CS 519, Applied Machine Learning (e-campus), Spring 2020

“Equations are just the boring part of mathematics. I attempt to see things in terms of geometry.”
-- Stephen Hawking (1942--2020)

Coordinates [Canvas] [Registrar] [Slack]
Instructor Liang Huang (liang.huang@oregonstate.edu)
TA & Office Hours Liang Zhang (zhanglia@oregonstate.edu); office hours: W/F 5-6pm on his zoom
Sizhen Li (lisiz@oregonstate.edu); office hours: M 5-6pm on the same zoom
  • CS: algorithms and datastructures. fluent in at least one mainstream languages (Python, C/C++, Java).
    HWs will be done in Python+numpy only.
  • Math: linear algebra, calculus, and basic probability theory. geometric intuitions.

  • Daume. A Course in Machine Learning (CIML). default reference.
  • Bishop (2007). Pattern Recognition and Machine Learning (PRML). Actually I do not recommend it for beginners. But the figures are pretty and I use them in my slides.
  • Background survey (on Canvas): each student gets 2% by submitting on time.
  • Quizzes (on Canvas, autograded): 10% + 5% + 8% = 23% 15%. everybody has two attempts on each quiz.
  • HWs 1-4 (programming): 15% x 4 = 60%.
    In Python+numpy only, on a Unix-like environment (Linux or Mac OS X). Windows is not supported or recommended. IDEs are not necessary either.
  • HW5: Paper review: 15%. cutting-edge machine learning research.

  • HWs are generally due on Mondays; Quizzes are generally due on Fridays.
  • Late Penalty: Each student can be late by 24 hours only once without penalty. No more late submissions will be accepted.
  • Curve: A/A-: ~45%; B+/B/B-: ~50%; C+ and below: ~5%.
Communication We use three tools for communication:
  • Course homepage: textbooks, handouts, slides, ipython notebooks and demo programs, lecture videos, homework, and data.
  • Canvas: announcements (you'll receive emails), homework submission, (autograded) quizzes and surveys, and grades.
  • Slack: discussions. Please post all course-related questions on Slack so that the whole class may benefit from our conversation.
Please contact us privately only for matters of a personal nature. As a strictly enforced course policy, we will not reply to any technical questions via email.

Machine Learning evolves around a central question: How can we make computers to learn from experience and without being explicitly programmed? In the past decade, machine learning has given us self-driving cars, practical speech recognition, effective web search, accurate spam filters, and a vastly improved understanding of the human genome. Machine learning is so pervasive today that everybody uses it dozens of times a day without knowing it.

This course will survey the most important algorithms and techniques in the field of machine learning. The treatment of Math will be rigorous, but unlike most other machine learning courses which feature tons of equations, my version will focus on the geometric intuitions and the algorithmic perspective. I will try my best to visualize every concept.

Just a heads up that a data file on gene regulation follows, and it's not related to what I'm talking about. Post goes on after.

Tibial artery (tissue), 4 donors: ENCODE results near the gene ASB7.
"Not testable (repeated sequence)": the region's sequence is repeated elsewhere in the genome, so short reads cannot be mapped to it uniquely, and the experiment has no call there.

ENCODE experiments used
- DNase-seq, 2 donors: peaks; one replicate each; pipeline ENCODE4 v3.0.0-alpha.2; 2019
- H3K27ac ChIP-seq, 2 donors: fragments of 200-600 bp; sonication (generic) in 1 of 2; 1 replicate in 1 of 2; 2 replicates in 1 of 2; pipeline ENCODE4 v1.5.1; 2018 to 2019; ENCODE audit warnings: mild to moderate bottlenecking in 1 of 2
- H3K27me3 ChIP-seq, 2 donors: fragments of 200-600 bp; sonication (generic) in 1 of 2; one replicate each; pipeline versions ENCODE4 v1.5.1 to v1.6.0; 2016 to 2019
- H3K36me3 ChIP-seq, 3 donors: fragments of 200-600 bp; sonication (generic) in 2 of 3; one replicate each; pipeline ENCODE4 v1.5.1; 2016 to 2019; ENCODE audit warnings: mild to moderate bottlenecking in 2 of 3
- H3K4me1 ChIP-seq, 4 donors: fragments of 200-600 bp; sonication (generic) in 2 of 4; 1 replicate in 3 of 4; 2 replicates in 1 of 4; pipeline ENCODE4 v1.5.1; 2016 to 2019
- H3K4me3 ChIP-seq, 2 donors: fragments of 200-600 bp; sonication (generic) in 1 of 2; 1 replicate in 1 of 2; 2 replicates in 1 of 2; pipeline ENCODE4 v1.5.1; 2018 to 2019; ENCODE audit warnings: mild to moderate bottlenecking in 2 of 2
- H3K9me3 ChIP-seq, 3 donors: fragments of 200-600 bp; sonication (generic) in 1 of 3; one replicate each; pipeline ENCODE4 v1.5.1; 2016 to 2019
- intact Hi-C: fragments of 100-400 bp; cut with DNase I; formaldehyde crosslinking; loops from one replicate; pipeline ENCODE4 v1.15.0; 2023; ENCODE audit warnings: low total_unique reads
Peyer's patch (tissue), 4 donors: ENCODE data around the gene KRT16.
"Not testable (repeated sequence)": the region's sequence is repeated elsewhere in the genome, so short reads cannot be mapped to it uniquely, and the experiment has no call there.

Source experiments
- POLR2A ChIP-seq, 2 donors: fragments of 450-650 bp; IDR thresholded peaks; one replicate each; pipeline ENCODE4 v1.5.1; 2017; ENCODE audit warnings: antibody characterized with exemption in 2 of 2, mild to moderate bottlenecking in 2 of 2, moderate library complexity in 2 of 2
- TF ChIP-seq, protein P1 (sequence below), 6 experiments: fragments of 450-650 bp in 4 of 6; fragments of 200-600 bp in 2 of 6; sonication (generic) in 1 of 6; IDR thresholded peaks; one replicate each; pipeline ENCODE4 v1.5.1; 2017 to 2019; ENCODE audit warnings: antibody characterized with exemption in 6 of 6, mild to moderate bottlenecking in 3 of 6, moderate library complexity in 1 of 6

Even though machine learning appears to be "mathy" on the surface, it is not abstract in any sense, unlike mainstream CS (algorithms, theory, programming languages, etc.). In fact, machine learning is so applied and empirical that it is more like alchemy. So we will also discuss practical issues and implementation details.
Some preparatory materials:
Weekly Materials
Week Topics (CIML References) Slides/Handouts Videos homework/exercises/quizzes
Unit 1 (weeks 1-3): ML intro, k-NN, and math/numpy review
1 1-2. Introduction (§0, §2.7)
3. Training, Test, and Generalization Errors (§2.5--2.6), Underfitting and overfitting (§2.4), and Leave-one-out cross-validation (§5.6).
4. k-nearest neighbor classifier (k-NN) (§3)

5. viewing HW1 data on terminal
6-7. data pre-processing: binarization
slides (topics 1-5)

notebook (topics 6-7) and toy.txt
background survey (required)
Quiz 1 (ML basics)
HW1 out (k-NN) [data]
2 Geometric Review of Linear Algebra
Numpy Tutorial (also matplotlib):
1. ipython notebook; ndarray; %pylab; +/-/*, dot, concat
2. linear regression; np.polyfit; np.random.rand(); broadcasting
3. visualizing vectors operations; dot product, projection
notebook (topics 1-3)

linear algebra:
handout slides

Quiz 2 (numpy/linear algebra)
you should finish at least parts 1-2 of HW1 by week 2.
3 finish HW1! HW1 DUE
Unit 2 (weeks 4-5): Linear Classification and Perceptron Algorithm
4 Linear Classification and Perceptron
1. Historical Overview; Bio-inspired Learning (4.1)
2. Linear Classifier (4.3, 4.4); Augmented space (not in CIML)
3. Perceptron Algorithm (4.2)
4. Convergence Proof (4.5)
5. Limitations and Non-Linear Feature Map (4.7, 5.4)

6. ipynb demo

notebook (from [181])
Quiz 3 (perceptron)
HW2 out [tex]
(same data as HW1)
5 Perceptron Extensions; Perceptron in Practice
1. Python demo
2. Perceptron Extensions: voted and averaged (4.6)
3. MIRA and aggressive MIRA (not in CIML)
4. Practical Issues (5.1, 5.2. 5.3, 5.4)
5. Perceptron vs. Logistic Regression (9.6)

HW2 due
Unit 3 (weeks 6-7): Linear and Polynonmial Regression
6-7 linear and polynomial regression (not in CIML) HW3 (housing price prediction)
kaggle data tex
Unit 4 (weeks 8-9): Applications: Text Classification
8-9 Application: Text Classification
Sentiment Analysis (thumbs up?)
HW4 [tex]
data and code
Unit 5 (week 10): Exposure to cutting-edge ML research
10 Paper Review: cutting-edge ML topics and papers HW5 (paper review)

Classical Papers:
Tech Giants Are Paying Huge Salaries for Scarce A.I. Talent (New York Times)
Liang Huang